The trial court concluded: (1) that the fire occurring within the control panel was an "ensuing fire," and (2) that all of the damage to the building, seventy per cent of that to the control panel and all of the damage to the furnaces resulted from the "ensuing fire." We believe its conclusions were proper.
(1) The fire occurring within the control panel was an "ensuing fire."
We are convinced that the "fire" that co-existed with the electrical disturbance from the first through the tenth to thirtieth second, was an "ensuing fire" within the meaning of the policies. In so holding, we join the District Court in rejecting the insurers' contention that a fire only becomes an ensuing one after the termination of the electrical disturbance (i. e., the electrical current interrupted).
"Ensuing fire" is neither defined in the policy, compare, Niagara Mohawk Power Corp. v. Aetna Ins. Co., 15 App.Div.2d 390, 224 N.Y.S.2d 536 (1962), nor the subject of construction by the Minnesota Supreme Court. We must, therefore, attempt to determine the meaning that the Minnesota court would give to it.3 In so doing, we follow the guidelines of that court. LeRoux v. Edmundson, 276 Minn. 120, 148 N.W.2d 812 (1967); Benson v. Continental Cas. Co., 275 Minn. 544, 146 N.W.2d 358 (1966); Lang v. General Insurance Company of America, 268 Minn. 36, 127 N.W. 2d 541 (1964). These guidelines were summarized in Lang. We restate the relevant ones here:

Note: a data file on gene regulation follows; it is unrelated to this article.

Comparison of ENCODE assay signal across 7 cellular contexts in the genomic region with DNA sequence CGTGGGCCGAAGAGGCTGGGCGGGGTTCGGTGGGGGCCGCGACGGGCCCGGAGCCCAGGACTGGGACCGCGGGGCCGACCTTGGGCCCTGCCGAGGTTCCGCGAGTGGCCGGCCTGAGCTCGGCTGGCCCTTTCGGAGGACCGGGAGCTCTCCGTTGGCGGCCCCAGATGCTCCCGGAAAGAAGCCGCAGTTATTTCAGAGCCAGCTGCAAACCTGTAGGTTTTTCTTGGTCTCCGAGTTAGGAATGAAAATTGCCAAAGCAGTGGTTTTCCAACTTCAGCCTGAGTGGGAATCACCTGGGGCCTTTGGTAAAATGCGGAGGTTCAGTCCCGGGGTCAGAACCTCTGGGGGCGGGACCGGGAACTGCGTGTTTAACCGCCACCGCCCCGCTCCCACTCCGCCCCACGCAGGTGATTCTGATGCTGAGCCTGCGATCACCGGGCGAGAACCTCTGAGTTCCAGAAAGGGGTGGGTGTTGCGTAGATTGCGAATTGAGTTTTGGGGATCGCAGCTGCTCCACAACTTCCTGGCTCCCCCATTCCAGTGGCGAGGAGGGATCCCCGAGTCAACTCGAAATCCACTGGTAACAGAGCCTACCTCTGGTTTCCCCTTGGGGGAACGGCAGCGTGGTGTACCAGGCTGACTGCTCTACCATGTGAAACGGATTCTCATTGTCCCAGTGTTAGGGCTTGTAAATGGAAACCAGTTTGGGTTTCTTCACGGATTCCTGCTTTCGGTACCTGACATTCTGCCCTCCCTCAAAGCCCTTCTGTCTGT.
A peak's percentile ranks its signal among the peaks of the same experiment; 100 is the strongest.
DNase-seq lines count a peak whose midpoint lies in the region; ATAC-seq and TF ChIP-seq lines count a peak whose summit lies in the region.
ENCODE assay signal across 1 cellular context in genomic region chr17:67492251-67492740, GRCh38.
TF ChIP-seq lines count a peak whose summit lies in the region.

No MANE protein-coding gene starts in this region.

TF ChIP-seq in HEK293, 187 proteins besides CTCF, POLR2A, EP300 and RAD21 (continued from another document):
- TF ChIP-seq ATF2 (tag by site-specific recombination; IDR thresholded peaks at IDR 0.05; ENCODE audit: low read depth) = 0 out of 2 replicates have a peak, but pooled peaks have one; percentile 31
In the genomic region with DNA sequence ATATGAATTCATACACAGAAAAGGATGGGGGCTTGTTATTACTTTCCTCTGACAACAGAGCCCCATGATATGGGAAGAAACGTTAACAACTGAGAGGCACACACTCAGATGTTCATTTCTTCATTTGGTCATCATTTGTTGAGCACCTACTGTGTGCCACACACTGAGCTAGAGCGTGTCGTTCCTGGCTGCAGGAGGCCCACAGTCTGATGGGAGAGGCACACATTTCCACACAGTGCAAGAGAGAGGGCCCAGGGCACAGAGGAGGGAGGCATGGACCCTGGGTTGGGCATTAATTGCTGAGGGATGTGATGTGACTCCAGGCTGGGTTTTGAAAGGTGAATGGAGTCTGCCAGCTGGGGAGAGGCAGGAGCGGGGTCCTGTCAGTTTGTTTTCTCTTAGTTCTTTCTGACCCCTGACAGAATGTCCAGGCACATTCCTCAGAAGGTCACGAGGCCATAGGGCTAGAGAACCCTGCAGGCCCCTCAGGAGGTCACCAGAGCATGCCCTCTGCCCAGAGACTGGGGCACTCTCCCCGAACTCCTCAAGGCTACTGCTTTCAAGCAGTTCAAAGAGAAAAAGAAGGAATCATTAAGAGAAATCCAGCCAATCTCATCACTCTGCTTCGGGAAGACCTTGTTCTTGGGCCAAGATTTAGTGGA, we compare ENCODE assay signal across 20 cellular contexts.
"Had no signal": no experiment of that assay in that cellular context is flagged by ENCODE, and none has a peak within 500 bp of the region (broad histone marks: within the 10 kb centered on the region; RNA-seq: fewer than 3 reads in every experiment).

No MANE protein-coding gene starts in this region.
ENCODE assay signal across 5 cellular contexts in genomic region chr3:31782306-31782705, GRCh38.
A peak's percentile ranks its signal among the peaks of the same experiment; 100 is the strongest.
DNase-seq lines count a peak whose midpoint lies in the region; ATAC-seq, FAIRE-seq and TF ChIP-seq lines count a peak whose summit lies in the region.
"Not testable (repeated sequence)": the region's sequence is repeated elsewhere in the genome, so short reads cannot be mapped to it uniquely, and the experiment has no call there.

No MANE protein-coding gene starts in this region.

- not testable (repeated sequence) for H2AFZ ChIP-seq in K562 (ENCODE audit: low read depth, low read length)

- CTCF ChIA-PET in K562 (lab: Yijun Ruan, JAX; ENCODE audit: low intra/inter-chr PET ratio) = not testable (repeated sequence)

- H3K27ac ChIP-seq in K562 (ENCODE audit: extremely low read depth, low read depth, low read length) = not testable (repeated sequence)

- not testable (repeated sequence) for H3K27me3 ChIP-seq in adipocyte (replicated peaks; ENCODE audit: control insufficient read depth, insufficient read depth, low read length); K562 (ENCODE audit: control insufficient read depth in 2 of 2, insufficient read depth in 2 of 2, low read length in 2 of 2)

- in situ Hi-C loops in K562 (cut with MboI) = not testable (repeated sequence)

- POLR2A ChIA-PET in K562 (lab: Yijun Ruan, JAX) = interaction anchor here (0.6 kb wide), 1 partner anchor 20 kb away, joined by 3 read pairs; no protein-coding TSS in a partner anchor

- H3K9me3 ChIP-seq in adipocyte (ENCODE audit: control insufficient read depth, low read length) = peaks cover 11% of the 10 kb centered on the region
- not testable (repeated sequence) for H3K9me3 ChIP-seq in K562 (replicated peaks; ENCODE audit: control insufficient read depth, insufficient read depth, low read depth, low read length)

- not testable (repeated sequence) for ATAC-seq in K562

"`* * * [A]s the language of an insurance policy is that of the insurer, any reasonable doubt as to its meaning must be resolved in favor of the insured, but the court has no right to read an ambiguity into plain language of an insurance policy in order to construe it against the one who prepared the contract.
* * * * * *
"`* * * Where there is no ambiguity there is no room for construction. In such cases, the parties being free to contract, the language used must be given its usual and accepted meaning.
"`* * * Contracts of insurance, like other contracts, must be construed according to the terms the parties have used, to be taken and understood, in the absence of ambiguity, in their plain, ordinary, and popular sense, so as to give effect to the intention of the parties as it appears from the entire contract.
* * * * * *